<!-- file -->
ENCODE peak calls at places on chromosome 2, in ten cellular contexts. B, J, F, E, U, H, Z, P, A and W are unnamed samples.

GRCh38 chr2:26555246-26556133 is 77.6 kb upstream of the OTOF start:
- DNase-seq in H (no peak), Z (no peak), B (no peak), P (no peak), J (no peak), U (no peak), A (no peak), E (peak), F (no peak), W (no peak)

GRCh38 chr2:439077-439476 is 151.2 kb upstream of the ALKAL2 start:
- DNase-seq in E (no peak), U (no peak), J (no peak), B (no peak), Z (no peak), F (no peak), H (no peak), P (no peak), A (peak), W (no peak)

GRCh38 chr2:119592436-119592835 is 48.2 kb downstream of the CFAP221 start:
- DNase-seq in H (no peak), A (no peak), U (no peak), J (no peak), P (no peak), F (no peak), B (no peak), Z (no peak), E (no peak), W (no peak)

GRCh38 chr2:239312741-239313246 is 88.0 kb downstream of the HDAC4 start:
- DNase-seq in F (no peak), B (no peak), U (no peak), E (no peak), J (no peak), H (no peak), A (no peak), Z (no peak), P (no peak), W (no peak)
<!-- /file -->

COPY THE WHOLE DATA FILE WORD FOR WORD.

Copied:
ENCODE peak calls at places on chromosome 2, in ten cellular contexts. B, J, F, E, U, H, Z, P, A and W are unnamed samples.

GRCh38 chr2:26555246-26556133 is 77.6 kb upstream of the OTOF start:
- DNase-seq in H (no peak), Z (no peak), B (no peak), P (no peak), J (no peak), U (no peak), A (no peak), E (peak), F (no peak), W (no peak)

GRCh38 chr2:439077-439476 is 151.2 kb upstream of the ALKAL2 start:
- DNase-seq in E (no peak), U (no peak), J (no peak), B (no peak), Z (no peak), F (no peak), H (no peak), P (no peak), A (peak), W (no peak)

GRCh38 chr2:119592436-119592835 is 48.2 kb downstream of the CFAP221 start:
- DNase-seq in H (no peak), A (no peak), U (no peak), J (no peak), P (no peak), F (no peak), B (no peak), Z (no peak), E (no peak), W (no peak)

GRCh38 chr2:239312741-239313246 is 88.0 kb downstream of the HDAC4 start:
- DNase-seq in F (no peak), B (no peak), U (no peak), E (no peak), J (no peak), H (no peak), A (no peak), Z (no peak), P (no peak), W (no peak)